Catherine Beaulieu Bouvier Lamoureux

Catherine Beaulieu Bouvier Lamoureux was born in the Salt River area near Fort Smith, NWT, in 1836. In 1861, she moved to Fort Providence with her family. Catherine was the daughter of famous Métis leader François Beaulieu II and Louise (Catherine) St. Germain and the granddaughter of François Beaulieu the coureur des bois. She was married twice firstly to Joseph Bouvier in 1852. After he died in 1877, she married Jean Baptiste-Lamoureux in 1879. She was Métis and Dene and spoke Michif, Chipewyan, Slavey, and Cree.

In Fort Providence, Catherine was known for helping when needed at the Roman Catholic mission, which later became a hospital and a school. Although she practiced Dene spirituality, she strongly supported the Grey Nuns and provided food and interpretative services to the Mission. Catherine also delivered mail to and from Old Fort Rae and Fort Providence using her dog team or snowshoes on a trail she cut herself, a trail that spanned over 240 kilometres. She must have done a great job, as this trail is the same route that the Mackenzie Highway follows today!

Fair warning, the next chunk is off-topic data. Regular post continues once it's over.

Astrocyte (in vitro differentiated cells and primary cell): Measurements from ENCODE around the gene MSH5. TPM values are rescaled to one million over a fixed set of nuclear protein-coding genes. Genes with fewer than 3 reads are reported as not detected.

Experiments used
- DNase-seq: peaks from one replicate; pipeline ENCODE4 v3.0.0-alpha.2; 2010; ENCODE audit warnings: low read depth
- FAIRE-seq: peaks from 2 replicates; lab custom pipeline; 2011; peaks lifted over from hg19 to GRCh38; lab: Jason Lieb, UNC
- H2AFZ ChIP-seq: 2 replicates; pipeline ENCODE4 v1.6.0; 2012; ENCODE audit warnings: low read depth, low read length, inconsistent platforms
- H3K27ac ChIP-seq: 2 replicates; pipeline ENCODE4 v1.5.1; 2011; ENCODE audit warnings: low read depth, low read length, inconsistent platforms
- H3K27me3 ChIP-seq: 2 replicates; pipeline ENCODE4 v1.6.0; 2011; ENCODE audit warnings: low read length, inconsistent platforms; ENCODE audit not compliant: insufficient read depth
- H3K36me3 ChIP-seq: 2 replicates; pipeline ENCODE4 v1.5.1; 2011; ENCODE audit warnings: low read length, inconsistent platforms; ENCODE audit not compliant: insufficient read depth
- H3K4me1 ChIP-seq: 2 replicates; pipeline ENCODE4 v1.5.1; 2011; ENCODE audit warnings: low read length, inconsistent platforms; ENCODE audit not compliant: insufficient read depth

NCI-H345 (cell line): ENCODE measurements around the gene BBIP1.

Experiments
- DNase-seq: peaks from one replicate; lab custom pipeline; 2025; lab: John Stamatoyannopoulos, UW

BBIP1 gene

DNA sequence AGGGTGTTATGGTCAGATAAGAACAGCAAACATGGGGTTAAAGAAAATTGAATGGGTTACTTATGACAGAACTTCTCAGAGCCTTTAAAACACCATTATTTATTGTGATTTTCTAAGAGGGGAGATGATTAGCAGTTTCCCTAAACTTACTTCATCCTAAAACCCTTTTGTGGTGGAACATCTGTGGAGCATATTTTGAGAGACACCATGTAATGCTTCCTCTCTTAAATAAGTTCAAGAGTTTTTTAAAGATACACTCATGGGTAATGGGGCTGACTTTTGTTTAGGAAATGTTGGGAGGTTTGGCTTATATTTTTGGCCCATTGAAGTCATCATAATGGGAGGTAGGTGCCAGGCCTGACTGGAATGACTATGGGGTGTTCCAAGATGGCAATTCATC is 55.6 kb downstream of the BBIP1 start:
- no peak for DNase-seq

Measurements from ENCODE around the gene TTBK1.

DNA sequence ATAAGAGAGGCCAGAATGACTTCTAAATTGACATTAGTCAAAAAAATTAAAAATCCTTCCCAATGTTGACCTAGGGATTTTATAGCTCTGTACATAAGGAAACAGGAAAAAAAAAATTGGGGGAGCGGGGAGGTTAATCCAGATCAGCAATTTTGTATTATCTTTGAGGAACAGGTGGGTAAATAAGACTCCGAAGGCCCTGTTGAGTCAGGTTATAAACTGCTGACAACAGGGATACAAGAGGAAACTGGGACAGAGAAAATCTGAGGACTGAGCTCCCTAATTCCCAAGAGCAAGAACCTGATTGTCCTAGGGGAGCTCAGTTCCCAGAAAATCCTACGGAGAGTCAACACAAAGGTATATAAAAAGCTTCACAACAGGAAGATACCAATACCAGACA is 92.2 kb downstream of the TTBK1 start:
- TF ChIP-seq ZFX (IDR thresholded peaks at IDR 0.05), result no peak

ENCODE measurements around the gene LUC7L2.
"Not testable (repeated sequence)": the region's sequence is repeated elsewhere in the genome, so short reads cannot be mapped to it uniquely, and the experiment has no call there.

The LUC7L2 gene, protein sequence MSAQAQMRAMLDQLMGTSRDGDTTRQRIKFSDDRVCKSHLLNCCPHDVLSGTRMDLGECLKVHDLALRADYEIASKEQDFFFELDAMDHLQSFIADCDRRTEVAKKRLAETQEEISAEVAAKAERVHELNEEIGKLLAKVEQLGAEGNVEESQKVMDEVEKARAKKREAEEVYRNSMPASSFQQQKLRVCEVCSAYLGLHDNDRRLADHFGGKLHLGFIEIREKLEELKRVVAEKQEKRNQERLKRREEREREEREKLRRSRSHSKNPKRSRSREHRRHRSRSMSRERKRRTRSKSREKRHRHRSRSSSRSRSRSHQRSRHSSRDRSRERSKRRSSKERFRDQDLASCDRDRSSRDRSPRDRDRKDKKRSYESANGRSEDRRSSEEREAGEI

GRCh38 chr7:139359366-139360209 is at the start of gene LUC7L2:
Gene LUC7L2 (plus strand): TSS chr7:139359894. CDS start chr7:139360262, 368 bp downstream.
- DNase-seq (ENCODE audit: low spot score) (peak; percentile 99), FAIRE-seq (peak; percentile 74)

Catherine was known for being a kind, caring, and a vital community member – a true matriarch. In the Métis language, Michif, she was known as “Kokum Baie.” She was also known as the “Mother of us all.” She had five children with her first husband and died at Fort Providence in 1918.

In 2011, Catherine was named a National Historic Person by Parks Canada, making her the first Métis woman from the Northwest Territories to have this title. In 2016, the Métis council of Fort Providence nominated Lamoureux to appear on a new Canadian banknote.